The problem with everyone knowing who you are

The more successful you are, the wider your reach, and, sadly, the more likely it is that the number of critics and opponents you have is going to significantly multiply. You can’t please everyone.

This is the fate of governments, of big corporations, of uber-rich sports stars and people in the public sphere. They have to contend with the tough duality of being extremely popular and visible, while also being the object of loathing.

Why? Well, haters, they are most certainly going to hate. It then comes as no surprise that the number of large organisations have been hacked into. In the last year alone, one in seven organisations of this stature has had its security breached. On average, a large organisation faces a noteworthy attack every week, whereas a small business is liable to being hit at least once a month.

You see, it’s a basic science – if no-one knows your business, if your scope is limited, your audience even smaller, you simply ‘lose yourself’ amidst the crowd. It’s not that you’re insignificant, far from it. It’s just that everything you do is on a miniature level. Thus, it’s fair to say that if and when you break into the public consciousness and widen the net, with the good times will come challenges. You’re the ‘apple of my eye’ to some and the ‘ants at a picnic’ for others.

The findings of the 2012 Information Security Breaches Survey from PricewaterhouseCoopers (PwC), the global professional services firm, confirm that a new age is upon us: “the number of large organisations being hacked into is at a record high”. The cost of this to companies in the UK now runs into the billions.

In spite of this, many organisations are still not treating this, it seems, as seriously as they should. The poll above found that 20 per cent of organisations spend less than 20 per cent of their IT budget on information security, with 12 per cent of the opinion that senior management give it a low priority.

As professionals in our industry appreciate, this has obvious consequences, something which the researchers of this study reported. Businesses that have experienced very serious incidents of hacking spend, on average, 6.5 per cent of their IT budget on security.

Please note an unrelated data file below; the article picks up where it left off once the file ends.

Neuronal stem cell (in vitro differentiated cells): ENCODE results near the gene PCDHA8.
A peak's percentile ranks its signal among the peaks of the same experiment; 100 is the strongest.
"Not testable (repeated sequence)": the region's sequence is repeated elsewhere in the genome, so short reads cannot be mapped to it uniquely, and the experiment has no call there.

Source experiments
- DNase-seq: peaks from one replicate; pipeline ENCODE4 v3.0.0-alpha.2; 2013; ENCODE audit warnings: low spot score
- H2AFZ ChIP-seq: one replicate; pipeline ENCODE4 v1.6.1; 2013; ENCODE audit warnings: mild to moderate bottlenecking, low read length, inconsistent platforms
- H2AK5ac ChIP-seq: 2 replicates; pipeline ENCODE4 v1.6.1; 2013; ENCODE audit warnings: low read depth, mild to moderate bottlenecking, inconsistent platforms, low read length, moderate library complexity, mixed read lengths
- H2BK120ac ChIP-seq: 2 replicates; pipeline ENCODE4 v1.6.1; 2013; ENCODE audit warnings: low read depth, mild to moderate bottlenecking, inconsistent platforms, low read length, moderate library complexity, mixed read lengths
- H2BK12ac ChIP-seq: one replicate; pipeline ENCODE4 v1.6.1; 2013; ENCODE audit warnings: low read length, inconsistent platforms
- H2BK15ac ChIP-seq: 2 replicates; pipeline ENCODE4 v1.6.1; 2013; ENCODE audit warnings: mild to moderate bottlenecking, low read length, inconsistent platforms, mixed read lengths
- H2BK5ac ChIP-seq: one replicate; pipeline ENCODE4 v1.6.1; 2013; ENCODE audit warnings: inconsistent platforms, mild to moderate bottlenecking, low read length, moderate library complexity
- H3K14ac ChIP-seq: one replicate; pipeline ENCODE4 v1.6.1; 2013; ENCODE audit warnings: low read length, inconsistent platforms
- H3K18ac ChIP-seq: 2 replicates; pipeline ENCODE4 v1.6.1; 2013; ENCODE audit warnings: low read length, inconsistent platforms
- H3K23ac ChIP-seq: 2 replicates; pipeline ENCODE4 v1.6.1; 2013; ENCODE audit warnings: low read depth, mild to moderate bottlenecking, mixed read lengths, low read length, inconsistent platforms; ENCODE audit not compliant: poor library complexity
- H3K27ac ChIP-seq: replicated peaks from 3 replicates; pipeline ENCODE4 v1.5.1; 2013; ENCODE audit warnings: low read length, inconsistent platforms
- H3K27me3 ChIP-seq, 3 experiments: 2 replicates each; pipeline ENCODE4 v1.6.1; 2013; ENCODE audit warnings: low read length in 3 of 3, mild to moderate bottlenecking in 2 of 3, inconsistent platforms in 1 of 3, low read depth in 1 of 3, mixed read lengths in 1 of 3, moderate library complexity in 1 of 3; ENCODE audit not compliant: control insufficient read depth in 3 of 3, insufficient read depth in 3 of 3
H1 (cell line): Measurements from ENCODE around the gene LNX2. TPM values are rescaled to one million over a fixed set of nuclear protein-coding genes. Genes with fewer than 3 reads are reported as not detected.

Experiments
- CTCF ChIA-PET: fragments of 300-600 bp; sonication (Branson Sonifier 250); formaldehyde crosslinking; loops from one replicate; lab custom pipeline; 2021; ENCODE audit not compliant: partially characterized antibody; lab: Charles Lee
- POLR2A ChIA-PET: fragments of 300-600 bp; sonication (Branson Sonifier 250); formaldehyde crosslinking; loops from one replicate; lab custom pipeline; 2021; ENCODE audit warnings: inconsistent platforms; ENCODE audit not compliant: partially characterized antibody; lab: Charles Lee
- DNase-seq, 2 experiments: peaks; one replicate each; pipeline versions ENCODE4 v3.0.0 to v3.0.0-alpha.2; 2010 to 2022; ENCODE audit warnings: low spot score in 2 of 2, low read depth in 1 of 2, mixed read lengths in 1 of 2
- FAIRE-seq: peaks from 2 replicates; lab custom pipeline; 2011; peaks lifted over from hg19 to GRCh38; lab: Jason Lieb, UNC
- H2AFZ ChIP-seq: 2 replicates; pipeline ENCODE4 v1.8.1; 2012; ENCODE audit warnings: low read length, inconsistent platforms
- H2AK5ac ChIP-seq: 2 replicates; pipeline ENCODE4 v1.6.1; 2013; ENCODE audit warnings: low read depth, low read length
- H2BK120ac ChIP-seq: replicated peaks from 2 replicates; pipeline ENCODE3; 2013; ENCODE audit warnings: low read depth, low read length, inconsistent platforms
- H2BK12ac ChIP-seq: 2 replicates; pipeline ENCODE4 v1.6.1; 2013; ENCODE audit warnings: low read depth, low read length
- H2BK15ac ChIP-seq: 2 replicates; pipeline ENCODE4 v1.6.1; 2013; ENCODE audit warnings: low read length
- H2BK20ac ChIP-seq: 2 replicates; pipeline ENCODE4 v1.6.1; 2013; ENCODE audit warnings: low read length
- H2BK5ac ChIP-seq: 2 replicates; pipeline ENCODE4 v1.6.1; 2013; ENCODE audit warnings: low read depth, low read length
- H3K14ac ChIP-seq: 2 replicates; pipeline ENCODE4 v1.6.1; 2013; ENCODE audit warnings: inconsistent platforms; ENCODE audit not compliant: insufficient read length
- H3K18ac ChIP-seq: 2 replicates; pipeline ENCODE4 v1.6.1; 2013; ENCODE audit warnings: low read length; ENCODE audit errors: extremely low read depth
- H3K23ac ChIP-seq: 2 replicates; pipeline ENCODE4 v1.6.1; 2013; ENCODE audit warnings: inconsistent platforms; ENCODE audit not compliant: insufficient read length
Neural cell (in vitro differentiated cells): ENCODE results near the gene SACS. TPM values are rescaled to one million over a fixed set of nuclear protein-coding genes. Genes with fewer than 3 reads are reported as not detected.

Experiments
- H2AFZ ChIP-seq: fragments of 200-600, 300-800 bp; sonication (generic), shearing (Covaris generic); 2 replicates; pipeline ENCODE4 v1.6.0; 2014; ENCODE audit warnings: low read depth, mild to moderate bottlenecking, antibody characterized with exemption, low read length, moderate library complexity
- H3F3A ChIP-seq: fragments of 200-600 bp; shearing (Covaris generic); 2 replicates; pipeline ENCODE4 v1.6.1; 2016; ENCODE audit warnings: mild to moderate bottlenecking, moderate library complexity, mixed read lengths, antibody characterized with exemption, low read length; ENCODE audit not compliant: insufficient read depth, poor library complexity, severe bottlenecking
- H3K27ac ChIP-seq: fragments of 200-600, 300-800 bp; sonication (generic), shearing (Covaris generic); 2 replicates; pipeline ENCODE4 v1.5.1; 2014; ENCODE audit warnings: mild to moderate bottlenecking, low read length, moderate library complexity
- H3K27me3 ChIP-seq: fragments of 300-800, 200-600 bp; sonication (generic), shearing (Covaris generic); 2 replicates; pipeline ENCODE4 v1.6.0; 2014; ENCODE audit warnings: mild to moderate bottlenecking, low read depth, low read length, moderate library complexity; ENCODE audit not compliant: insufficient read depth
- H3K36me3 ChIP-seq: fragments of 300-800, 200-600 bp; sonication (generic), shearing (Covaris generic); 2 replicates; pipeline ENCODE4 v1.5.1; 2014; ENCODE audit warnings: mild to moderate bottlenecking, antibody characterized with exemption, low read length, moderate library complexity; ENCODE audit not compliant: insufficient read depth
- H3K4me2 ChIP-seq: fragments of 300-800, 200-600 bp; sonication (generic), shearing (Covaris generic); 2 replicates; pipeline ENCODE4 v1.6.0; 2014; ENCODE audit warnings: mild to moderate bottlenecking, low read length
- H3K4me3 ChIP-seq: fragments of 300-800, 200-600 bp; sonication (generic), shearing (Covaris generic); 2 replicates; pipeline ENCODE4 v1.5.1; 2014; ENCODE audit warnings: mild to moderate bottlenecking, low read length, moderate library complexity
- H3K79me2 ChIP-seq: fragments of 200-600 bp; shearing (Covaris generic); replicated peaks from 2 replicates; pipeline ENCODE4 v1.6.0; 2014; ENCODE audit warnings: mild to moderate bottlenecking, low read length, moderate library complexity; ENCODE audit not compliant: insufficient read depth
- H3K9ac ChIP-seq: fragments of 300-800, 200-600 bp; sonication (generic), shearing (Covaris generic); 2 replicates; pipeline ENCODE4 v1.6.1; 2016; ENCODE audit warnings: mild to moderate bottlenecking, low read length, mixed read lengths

“The key challenge is to evaluate and communicate the business benefits from investing in security controls,” observed Chris Potter, PwC information security partner.

“Otherwise, organisations end up paying more overall. Given that most organisations take a lot of action after a breach to tighten up their security, scrimping and saving on security creates a false economy. The cost of dealing with breaches and the kneejerk responses afterwards usually outweigh the cost of prevention.”

He did accept, rather perceptively, that with security, it is difficult to measure the benefits of any system because it is doing its job and keeping threats at bay, no-one notices. It suggests, therefore, that come a board meeting, when the powers that be are discussing a return on investment, it might be difficult to measure the value of the financial investment that has gone into security measures.

But, if anything, the threat is very real and indeed, cyber crime, as Mr Potter has noted in the survey, is a rising risk to business. This is the status quo. It’s better to be proactive than reflexive, the latter a response when an attack has been achieved. These haters, they’re gonna keep on hating, c’est la vie. Rain on their parade and beef up your security.

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